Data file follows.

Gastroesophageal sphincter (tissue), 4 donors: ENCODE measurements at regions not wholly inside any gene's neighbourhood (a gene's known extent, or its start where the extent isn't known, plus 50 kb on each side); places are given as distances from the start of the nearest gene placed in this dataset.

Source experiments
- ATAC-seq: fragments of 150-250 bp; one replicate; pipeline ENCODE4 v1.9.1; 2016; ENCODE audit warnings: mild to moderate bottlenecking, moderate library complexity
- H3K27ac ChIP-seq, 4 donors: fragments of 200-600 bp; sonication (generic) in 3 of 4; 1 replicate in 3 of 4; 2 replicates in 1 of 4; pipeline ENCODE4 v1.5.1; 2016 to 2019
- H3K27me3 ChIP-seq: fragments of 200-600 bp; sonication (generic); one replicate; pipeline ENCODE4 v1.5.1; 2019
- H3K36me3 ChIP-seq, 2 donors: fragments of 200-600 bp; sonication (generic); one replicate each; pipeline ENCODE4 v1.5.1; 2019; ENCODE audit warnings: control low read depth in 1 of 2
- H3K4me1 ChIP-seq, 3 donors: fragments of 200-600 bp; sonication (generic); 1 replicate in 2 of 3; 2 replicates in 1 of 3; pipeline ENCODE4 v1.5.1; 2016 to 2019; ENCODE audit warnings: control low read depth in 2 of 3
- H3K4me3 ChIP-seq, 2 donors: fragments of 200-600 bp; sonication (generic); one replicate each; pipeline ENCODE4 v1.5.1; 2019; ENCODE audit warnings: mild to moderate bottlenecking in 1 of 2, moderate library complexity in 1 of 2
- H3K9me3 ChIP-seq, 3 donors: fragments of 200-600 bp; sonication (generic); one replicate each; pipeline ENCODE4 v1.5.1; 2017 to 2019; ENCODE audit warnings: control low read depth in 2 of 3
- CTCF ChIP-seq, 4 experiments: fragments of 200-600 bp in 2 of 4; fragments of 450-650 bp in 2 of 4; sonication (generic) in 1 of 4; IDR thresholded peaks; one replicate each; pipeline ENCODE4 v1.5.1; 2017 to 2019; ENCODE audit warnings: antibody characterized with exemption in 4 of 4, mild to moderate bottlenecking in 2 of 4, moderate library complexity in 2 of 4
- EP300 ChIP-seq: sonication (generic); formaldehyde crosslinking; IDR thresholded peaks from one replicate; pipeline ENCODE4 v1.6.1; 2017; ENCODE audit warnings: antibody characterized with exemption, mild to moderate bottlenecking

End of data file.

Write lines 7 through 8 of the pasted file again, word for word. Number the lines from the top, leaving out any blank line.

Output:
- H3K4me1 ChIP-seq, 3 donors: fragments of 200-600 bp; sonication (generic); 1 replicate in 2 of 3; 2 replicates in 1 of 3; pipeline ENCODE4 v1.5.1; 2016 to 2019; ENCODE audit warnings: control low read depth in 2 of 3
- H3K4me3 ChIP-seq, 2 donors: fragments of 200-600 bp; sonication (generic); one replicate each; pipeline ENCODE4 v1.5.1; 2019; ENCODE audit warnings: mild to moderate bottlenecking in 1 of 2, moderate library complexity in 1 of 2